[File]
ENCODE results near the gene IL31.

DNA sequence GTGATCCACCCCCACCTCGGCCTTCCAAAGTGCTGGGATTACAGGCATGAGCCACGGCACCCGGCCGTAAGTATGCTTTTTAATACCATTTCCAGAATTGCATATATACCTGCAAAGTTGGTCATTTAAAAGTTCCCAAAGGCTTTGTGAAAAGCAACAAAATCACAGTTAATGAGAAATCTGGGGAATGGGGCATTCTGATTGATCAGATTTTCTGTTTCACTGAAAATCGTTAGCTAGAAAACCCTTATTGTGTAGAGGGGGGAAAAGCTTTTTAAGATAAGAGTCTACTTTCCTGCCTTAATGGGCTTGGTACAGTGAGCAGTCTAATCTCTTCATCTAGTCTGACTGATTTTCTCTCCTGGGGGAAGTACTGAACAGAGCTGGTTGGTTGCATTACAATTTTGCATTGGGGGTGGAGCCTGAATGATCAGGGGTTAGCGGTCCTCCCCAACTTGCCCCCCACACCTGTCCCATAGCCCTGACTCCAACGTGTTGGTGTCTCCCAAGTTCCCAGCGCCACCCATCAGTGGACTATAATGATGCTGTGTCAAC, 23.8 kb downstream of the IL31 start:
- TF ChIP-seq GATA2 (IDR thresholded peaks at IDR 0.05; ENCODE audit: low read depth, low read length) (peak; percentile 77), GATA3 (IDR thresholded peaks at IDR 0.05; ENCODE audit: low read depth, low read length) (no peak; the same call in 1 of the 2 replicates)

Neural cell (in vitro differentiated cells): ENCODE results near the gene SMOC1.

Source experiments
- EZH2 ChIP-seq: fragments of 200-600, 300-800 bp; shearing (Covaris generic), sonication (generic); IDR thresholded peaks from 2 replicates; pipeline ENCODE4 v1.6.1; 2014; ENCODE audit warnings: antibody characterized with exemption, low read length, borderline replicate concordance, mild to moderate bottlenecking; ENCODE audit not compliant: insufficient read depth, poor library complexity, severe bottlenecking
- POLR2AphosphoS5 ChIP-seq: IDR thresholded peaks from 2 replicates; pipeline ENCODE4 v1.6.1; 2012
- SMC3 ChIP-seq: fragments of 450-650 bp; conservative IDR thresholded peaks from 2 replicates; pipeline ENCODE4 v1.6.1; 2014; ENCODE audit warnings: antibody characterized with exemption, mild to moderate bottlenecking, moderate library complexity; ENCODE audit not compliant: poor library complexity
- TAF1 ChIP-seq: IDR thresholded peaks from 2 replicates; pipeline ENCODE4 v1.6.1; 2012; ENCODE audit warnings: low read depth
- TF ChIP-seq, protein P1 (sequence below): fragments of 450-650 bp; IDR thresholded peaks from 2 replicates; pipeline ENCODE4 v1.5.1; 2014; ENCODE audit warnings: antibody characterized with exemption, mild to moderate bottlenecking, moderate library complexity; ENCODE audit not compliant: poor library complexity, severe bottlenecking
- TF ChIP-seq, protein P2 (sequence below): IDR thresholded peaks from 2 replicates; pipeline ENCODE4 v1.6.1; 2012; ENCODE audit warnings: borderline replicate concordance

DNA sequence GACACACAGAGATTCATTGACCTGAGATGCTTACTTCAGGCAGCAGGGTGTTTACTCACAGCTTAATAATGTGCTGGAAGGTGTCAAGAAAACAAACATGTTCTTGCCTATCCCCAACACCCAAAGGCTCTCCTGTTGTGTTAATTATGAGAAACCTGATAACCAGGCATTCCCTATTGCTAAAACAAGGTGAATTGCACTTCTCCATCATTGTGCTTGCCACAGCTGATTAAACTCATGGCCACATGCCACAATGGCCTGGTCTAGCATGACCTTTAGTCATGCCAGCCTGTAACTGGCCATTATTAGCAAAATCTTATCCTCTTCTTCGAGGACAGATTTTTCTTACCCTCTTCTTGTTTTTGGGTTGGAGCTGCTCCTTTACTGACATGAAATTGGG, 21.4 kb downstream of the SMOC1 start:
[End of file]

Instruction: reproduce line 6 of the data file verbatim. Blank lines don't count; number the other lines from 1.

- EZH2 ChIP-seq: fragments of 200-600, 300-800 bp; shearing (Covaris generic), sonication (generic); IDR thresholded peaks from 2 replicates; pipeline ENCODE4 v1.6.1; 2014; ENCODE audit warnings: antibody characterized with exemption, low read length, borderline replicate concordance, mild to moderate bottlenecking; ENCODE audit not compliant: insufficient read depth, poor library complexity, severe bottlenecking